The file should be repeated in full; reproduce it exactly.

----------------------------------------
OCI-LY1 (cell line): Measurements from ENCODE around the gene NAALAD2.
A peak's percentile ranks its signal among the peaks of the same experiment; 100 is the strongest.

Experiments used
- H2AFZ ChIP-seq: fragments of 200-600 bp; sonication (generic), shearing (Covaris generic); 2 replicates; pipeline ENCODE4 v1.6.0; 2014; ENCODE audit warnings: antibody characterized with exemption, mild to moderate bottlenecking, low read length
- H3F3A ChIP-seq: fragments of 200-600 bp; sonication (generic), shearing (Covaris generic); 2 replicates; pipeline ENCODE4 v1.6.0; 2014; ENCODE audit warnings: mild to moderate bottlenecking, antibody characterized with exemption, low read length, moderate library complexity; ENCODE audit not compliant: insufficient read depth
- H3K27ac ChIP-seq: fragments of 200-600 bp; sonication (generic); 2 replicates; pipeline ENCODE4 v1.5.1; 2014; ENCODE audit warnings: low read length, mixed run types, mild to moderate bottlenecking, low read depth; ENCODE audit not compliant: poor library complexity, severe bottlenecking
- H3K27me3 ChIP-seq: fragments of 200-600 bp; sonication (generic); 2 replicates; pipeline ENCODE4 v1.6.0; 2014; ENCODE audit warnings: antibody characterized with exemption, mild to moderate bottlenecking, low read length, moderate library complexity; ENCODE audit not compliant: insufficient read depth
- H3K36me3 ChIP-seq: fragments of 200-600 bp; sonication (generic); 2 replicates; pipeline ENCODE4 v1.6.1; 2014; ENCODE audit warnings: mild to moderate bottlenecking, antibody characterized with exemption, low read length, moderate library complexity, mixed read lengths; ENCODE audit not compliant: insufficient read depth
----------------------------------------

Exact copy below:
OCI-LY1 (cell line): Measurements from ENCODE around the gene NAALAD2.
A peak's percentile ranks its signal among the peaks of the same experiment; 100 is the strongest.

Experiments used
- H2AFZ ChIP-seq: fragments of 200-600 bp; sonication (generic), shearing (Covaris generic); 2 replicates; pipeline ENCODE4 v1.6.0; 2014; ENCODE audit warnings: antibody characterized with exemption, mild to moderate bottlenecking, low read length
- H3F3A ChIP-seq: fragments of 200-600 bp; sonication (generic), shearing (Covaris generic); 2 replicates; pipeline ENCODE4 v1.6.0; 2014; ENCODE audit warnings: mild to moderate bottlenecking, antibody characterized with exemption, low read length, moderate library complexity; ENCODE audit not compliant: insufficient read depth
- H3K27ac ChIP-seq: fragments of 200-600 bp; sonication (generic); 2 replicates; pipeline ENCODE4 v1.5.1; 2014; ENCODE audit warnings: low read length, mixed run types, mild to moderate bottlenecking, low read depth; ENCODE audit not compliant: poor library complexity, severe bottlenecking
- H3K27me3 ChIP-seq: fragments of 200-600 bp; sonication (generic); 2 replicates; pipeline ENCODE4 v1.6.0; 2014; ENCODE audit warnings: antibody characterized with exemption, mild to moderate bottlenecking, low read length, moderate library complexity; ENCODE audit not compliant: insufficient read depth
- H3K36me3 ChIP-seq: fragments of 200-600 bp; sonication (generic); 2 replicates; pipeline ENCODE4 v1.6.1; 2014; ENCODE audit warnings: mild to moderate bottlenecking, antibody characterized with exemption, low read length, moderate library complexity, mixed read lengths; ENCODE audit not compliant: insufficient read depth